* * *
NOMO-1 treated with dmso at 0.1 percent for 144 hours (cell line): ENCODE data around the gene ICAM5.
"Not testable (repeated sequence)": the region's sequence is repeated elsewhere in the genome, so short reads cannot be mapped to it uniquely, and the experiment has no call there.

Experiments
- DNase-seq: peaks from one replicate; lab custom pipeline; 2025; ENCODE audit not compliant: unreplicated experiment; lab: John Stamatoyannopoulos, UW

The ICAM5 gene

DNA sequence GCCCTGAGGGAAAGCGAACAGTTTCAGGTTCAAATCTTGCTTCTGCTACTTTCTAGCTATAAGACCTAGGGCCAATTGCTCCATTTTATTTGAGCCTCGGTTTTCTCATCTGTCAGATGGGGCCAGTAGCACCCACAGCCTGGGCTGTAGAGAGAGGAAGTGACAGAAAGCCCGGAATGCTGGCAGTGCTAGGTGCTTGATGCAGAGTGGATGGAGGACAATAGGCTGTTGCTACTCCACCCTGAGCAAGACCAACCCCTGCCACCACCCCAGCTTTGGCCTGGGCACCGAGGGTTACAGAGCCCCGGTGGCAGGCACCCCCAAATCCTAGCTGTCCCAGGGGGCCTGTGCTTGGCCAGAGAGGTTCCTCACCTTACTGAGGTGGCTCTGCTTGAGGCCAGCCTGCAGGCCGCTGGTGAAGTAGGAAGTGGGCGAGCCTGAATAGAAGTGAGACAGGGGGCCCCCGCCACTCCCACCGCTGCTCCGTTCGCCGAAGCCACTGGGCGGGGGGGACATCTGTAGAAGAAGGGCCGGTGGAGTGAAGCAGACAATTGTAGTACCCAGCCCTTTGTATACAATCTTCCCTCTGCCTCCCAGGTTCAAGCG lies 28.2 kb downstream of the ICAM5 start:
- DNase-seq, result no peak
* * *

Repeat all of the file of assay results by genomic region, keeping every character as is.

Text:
NOMO-1 treated with dmso at 0.1 percent for 144 hours (cell line): ENCODE data around the gene ICAM5.
"Not testable (repeated sequence)": the region's sequence is repeated elsewhere in the genome, so short reads cannot be mapped to it uniquely, and the experiment has no call there.

Experiments
- DNase-seq: peaks from one replicate; lab custom pipeline; 2025; ENCODE audit not compliant: unreplicated experiment; lab: John Stamatoyannopoulos, UW

The ICAM5 gene

DNA sequence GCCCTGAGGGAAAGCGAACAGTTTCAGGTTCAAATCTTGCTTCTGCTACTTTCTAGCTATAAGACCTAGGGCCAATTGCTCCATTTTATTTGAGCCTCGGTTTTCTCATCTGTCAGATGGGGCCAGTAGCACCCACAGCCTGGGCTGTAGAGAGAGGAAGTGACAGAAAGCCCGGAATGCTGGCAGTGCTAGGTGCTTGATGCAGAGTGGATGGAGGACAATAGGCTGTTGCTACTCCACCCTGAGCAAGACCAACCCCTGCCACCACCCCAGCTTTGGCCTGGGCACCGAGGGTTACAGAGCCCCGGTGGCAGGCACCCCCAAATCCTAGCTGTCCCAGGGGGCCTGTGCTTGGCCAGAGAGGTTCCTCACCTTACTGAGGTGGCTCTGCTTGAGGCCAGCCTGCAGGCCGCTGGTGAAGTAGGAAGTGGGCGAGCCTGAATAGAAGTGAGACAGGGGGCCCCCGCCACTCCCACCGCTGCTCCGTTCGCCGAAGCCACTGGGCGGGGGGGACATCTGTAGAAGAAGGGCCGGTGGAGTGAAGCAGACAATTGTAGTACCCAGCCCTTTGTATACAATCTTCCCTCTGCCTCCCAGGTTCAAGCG lies 28.2 kb downstream of the ICAM5 start:
- DNase-seq, result no peak